Here’s how Bitcoin will function as the glue that keeps the world moving forward in a positive way.
Bitcoin Is Glue For This Emergent Multipolar Global Order
In many ways, Bitcoin embodies the digital transformation. You can think of it as a technology of mobility because it helps people achieve location independence. It’s ideal for the growing class of remote work people because it’s a defense against a world with rising authoritarianism, censorship, and financial warfare.
In the context of this forming narrative, as the location independent class grows, they’ll need mobile monetary technology that is agnostic to the changing geopolitical order. A form of money that supports their freedom of movement while staying outside the political upheaval that is defined by the formation of a new multipolar world order.
Bitcoin is one of the major digital age fault lines that reinforces the digital transformation. Think of these fault lines as the technological and social flashpoints within a society where massive changes occur that lead to conflict between old and new systems. Bitcoin is a fault line because of how it fundamentally alters society’s relationship with money. Specifically, it removes the role of governments as gatekeepers of money.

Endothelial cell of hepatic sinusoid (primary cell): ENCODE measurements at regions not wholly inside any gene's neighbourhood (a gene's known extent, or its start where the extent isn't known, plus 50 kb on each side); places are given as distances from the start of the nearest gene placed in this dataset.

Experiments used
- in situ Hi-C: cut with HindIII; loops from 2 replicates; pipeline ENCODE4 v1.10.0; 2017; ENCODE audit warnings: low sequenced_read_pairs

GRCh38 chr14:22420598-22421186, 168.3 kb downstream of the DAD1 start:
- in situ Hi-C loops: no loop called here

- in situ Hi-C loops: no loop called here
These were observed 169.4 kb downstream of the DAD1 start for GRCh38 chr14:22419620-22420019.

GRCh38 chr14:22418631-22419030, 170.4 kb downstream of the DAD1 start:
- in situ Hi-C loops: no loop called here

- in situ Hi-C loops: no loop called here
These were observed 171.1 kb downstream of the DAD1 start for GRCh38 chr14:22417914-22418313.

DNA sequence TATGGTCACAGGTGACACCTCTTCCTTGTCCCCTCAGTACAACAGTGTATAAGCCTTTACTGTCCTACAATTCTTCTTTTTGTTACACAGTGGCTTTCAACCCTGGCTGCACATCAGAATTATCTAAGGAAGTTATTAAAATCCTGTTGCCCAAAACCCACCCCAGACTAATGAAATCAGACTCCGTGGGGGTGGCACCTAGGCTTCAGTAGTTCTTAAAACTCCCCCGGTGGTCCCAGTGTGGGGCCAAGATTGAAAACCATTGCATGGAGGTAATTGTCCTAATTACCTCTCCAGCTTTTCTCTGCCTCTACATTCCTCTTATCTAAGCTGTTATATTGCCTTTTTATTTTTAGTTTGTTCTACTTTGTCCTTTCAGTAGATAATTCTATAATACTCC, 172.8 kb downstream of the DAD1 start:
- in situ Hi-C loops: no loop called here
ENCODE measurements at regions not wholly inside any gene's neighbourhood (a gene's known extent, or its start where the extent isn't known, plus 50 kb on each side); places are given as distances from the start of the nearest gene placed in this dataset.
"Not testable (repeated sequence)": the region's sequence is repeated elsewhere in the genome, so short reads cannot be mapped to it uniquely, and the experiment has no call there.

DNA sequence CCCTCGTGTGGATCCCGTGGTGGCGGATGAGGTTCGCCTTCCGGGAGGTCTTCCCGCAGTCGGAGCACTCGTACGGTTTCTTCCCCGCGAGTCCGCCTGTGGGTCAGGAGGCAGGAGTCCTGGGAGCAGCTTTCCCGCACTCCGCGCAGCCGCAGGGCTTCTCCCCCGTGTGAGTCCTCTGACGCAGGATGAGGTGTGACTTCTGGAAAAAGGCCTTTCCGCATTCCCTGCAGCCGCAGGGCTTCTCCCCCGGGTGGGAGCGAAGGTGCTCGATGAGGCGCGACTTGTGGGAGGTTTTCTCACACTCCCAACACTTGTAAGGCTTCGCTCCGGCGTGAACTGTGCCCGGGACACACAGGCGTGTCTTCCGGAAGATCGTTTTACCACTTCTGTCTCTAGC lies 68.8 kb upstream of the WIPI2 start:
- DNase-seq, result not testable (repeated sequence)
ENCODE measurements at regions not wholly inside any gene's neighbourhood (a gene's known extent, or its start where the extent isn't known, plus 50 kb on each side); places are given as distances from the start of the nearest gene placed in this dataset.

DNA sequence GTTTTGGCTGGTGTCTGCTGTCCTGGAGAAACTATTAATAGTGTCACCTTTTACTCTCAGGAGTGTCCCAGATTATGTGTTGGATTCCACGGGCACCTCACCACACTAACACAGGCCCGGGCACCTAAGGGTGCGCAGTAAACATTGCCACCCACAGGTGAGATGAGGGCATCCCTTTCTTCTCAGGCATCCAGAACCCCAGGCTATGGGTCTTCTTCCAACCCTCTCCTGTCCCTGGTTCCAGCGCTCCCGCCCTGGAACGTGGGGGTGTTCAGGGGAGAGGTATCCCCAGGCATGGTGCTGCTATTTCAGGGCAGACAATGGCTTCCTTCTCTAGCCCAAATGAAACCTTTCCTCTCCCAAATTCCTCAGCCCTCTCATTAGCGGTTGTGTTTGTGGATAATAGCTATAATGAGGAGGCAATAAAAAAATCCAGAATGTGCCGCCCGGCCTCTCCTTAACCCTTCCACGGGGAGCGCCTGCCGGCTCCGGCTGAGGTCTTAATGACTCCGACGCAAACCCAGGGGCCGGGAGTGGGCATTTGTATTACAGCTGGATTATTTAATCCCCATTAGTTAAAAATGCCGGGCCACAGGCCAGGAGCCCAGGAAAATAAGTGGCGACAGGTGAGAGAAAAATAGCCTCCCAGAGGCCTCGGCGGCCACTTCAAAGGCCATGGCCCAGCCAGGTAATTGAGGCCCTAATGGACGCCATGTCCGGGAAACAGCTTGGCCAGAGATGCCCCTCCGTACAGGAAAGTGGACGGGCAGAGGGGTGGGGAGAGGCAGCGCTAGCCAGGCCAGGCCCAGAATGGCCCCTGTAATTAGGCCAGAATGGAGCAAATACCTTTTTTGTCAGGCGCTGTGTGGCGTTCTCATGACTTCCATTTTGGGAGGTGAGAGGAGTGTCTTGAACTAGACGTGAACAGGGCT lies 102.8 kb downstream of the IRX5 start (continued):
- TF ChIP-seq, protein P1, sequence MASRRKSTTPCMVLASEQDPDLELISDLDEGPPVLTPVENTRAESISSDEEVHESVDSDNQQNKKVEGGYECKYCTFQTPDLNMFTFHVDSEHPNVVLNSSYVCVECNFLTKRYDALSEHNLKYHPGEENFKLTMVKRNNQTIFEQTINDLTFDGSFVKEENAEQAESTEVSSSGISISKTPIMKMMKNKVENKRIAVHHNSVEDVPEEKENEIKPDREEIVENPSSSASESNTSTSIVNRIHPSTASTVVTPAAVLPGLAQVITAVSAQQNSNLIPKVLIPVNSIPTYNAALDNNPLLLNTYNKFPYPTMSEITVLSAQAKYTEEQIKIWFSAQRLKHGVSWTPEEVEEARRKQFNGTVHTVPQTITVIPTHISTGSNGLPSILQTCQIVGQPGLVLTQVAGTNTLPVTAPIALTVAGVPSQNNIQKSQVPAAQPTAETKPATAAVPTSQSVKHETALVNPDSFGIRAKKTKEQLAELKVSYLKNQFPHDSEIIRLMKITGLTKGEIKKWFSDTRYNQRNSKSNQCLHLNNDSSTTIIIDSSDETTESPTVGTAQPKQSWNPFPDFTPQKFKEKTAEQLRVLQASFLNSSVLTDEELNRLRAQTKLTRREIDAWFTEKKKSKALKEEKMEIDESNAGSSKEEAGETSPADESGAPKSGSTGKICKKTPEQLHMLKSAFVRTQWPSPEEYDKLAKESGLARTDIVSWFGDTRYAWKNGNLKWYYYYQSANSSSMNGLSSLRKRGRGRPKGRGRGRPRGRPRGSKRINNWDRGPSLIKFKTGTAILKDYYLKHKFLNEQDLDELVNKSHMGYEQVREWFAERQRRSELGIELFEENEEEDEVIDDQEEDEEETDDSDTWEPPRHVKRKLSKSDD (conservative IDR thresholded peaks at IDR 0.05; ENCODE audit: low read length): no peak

As more work is done remotely, more people will travel and ultimately relocate around the world. And as a direct consequence of this newfound mobility, these mobile people will require a monetary system that is easy to transport and government agnostic.
But Bitcoin also supports the development of the new geopolitical model as well. Remember, nations are now incentivized to diversify their foreign reserve assets and trading relationships. As that happens, they’ll begin to diversify away from dollar-denominated assets. New trading partnerships will form and there will be an increasing value to holding an asset that has no political allegiances but is accepted by all. And Bitcoin can fill that role.